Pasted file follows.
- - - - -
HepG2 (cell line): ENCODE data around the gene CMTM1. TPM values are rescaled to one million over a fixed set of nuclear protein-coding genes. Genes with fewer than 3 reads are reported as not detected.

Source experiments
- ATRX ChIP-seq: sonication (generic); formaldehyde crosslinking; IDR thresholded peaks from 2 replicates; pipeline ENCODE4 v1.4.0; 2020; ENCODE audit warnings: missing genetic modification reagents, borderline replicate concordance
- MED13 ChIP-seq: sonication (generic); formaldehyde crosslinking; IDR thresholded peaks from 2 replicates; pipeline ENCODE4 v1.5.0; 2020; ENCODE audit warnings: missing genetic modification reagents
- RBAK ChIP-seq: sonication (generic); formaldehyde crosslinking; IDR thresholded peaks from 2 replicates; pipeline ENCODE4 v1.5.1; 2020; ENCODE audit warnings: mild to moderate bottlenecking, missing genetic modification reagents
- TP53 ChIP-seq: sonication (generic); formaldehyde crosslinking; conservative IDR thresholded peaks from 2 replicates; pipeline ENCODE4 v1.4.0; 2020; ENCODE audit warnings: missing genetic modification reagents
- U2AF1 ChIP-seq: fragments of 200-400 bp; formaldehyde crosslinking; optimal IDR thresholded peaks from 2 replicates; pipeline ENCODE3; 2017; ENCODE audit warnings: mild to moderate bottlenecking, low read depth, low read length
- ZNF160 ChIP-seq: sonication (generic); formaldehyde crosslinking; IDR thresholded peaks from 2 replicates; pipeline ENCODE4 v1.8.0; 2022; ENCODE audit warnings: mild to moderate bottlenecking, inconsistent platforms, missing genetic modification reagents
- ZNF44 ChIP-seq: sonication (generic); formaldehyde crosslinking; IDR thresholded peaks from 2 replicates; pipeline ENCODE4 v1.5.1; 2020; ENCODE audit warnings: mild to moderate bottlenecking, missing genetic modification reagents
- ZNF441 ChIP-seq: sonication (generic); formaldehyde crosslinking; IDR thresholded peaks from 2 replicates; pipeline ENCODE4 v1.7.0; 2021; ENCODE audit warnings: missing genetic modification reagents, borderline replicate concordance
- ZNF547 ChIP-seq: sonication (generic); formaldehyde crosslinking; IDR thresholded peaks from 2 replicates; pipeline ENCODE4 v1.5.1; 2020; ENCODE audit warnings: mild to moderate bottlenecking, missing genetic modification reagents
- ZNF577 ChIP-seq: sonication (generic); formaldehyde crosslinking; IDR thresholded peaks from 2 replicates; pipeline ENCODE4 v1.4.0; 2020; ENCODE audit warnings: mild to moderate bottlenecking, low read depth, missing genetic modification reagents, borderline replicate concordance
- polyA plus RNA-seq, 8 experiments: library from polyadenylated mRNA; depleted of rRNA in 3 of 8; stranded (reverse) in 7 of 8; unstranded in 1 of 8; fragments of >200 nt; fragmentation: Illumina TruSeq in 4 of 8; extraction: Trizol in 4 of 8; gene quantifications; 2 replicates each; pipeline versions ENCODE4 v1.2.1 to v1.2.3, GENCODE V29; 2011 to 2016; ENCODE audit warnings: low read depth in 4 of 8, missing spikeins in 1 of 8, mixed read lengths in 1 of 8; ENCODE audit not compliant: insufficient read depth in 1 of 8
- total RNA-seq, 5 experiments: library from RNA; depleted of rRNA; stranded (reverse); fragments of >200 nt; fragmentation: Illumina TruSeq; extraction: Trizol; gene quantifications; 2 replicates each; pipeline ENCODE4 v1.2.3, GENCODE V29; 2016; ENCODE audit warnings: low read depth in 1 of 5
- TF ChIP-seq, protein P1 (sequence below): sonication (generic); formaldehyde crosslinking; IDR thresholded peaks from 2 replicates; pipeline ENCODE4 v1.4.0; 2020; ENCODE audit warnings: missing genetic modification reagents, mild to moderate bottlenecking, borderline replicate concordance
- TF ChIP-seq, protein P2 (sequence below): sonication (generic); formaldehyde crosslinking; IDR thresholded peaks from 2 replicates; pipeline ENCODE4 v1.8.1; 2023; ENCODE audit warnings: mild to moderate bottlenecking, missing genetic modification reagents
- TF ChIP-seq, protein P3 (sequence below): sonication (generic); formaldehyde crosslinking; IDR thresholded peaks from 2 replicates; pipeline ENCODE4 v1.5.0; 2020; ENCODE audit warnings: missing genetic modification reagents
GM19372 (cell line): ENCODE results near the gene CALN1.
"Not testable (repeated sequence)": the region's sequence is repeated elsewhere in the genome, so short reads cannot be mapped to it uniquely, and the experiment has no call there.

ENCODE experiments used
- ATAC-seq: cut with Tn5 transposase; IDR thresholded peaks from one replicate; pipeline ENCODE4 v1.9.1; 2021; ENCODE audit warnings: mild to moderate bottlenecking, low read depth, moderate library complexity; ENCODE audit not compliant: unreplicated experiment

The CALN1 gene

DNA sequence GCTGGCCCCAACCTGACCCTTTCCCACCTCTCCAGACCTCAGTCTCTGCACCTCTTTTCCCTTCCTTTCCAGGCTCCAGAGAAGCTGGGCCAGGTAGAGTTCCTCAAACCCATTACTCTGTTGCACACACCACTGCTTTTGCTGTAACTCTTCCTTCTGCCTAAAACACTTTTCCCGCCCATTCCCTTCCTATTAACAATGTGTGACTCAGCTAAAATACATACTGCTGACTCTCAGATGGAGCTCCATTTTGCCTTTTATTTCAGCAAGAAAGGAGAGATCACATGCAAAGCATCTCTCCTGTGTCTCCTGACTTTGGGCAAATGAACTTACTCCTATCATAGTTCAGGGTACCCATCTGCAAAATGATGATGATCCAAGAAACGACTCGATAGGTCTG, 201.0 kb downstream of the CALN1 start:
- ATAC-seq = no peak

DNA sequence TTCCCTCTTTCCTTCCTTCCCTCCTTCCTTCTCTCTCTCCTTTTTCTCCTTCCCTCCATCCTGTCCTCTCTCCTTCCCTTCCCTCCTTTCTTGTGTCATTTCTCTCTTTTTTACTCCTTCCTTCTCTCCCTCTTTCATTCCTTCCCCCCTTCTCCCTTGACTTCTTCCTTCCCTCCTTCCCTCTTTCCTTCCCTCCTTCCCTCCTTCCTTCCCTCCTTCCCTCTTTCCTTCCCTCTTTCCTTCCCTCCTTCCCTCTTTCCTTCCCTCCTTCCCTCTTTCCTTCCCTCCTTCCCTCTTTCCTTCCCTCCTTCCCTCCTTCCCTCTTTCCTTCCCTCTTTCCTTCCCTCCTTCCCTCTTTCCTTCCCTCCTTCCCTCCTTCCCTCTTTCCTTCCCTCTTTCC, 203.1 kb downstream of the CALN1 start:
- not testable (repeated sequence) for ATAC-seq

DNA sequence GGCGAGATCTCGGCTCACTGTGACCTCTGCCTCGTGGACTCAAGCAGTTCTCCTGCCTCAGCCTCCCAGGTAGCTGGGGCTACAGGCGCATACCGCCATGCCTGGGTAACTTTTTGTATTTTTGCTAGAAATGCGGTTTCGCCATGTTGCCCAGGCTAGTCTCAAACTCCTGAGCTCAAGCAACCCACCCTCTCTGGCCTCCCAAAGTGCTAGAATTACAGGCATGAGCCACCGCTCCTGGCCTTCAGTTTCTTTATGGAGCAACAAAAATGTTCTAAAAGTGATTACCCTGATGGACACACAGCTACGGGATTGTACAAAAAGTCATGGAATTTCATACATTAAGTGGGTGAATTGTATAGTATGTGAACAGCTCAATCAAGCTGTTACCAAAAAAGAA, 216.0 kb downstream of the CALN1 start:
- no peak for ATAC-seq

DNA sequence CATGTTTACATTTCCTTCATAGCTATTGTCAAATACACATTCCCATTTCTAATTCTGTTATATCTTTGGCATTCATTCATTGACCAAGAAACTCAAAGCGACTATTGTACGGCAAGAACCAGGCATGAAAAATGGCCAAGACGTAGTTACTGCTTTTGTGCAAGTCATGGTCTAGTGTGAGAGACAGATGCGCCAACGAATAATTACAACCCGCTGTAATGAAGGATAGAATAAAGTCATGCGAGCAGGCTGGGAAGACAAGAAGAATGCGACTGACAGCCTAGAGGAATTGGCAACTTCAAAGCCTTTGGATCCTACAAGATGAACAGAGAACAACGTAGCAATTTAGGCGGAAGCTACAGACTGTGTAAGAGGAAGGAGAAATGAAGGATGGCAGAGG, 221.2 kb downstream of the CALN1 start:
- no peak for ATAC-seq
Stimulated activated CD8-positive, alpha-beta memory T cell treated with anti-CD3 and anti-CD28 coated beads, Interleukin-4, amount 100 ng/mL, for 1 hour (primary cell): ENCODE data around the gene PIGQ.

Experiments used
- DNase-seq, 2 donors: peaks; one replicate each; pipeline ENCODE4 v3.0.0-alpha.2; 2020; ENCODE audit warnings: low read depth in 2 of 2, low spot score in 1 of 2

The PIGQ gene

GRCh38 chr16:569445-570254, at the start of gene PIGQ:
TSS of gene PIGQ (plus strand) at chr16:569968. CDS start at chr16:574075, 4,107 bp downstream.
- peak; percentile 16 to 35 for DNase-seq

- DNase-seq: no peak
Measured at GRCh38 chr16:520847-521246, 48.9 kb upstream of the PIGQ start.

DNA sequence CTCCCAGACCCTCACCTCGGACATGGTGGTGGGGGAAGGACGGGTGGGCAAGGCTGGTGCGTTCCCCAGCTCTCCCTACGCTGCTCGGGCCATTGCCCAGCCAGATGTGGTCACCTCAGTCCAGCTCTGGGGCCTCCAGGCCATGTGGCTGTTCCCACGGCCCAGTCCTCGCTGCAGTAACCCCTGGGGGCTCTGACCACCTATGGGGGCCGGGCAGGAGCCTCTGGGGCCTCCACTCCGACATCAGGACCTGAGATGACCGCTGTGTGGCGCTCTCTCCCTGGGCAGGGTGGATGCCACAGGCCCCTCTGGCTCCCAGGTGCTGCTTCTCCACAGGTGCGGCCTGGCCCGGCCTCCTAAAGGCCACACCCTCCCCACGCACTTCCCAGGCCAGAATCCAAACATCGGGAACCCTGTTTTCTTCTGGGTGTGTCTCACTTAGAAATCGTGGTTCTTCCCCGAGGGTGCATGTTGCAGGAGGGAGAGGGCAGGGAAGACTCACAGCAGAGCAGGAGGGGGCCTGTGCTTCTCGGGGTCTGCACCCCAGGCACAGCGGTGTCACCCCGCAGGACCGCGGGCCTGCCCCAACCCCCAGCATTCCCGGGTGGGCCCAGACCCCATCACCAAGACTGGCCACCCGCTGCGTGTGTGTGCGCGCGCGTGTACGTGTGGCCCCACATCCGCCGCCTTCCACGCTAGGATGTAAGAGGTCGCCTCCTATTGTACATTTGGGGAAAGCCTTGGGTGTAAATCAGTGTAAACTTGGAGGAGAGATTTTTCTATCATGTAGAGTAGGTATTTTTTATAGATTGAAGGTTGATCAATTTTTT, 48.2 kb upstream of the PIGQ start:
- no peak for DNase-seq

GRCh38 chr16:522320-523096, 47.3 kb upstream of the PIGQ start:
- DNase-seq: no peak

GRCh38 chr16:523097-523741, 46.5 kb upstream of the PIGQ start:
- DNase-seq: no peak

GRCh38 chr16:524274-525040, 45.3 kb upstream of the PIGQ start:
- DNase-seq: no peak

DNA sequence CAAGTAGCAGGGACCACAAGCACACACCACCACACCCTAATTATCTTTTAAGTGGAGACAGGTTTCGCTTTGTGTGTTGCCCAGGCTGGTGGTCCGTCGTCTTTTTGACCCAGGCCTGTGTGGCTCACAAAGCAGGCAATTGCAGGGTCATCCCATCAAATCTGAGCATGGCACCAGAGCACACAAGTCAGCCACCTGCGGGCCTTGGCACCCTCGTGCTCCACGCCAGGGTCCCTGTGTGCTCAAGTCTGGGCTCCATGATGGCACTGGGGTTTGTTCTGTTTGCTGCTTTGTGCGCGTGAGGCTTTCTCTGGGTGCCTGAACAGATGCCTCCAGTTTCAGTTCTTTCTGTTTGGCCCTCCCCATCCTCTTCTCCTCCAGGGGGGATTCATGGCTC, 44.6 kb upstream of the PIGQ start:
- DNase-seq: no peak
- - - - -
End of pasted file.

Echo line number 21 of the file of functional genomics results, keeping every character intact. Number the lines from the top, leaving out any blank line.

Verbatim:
- ATAC-seq: cut with Tn5 transposase; IDR thresholded peaks from one replicate; pipeline ENCODE4 v1.9.1; 2021; ENCODE audit warnings: mild to moderate bottlenecking, low read depth, moderate library complexity; ENCODE audit not compliant: unreplicated experiment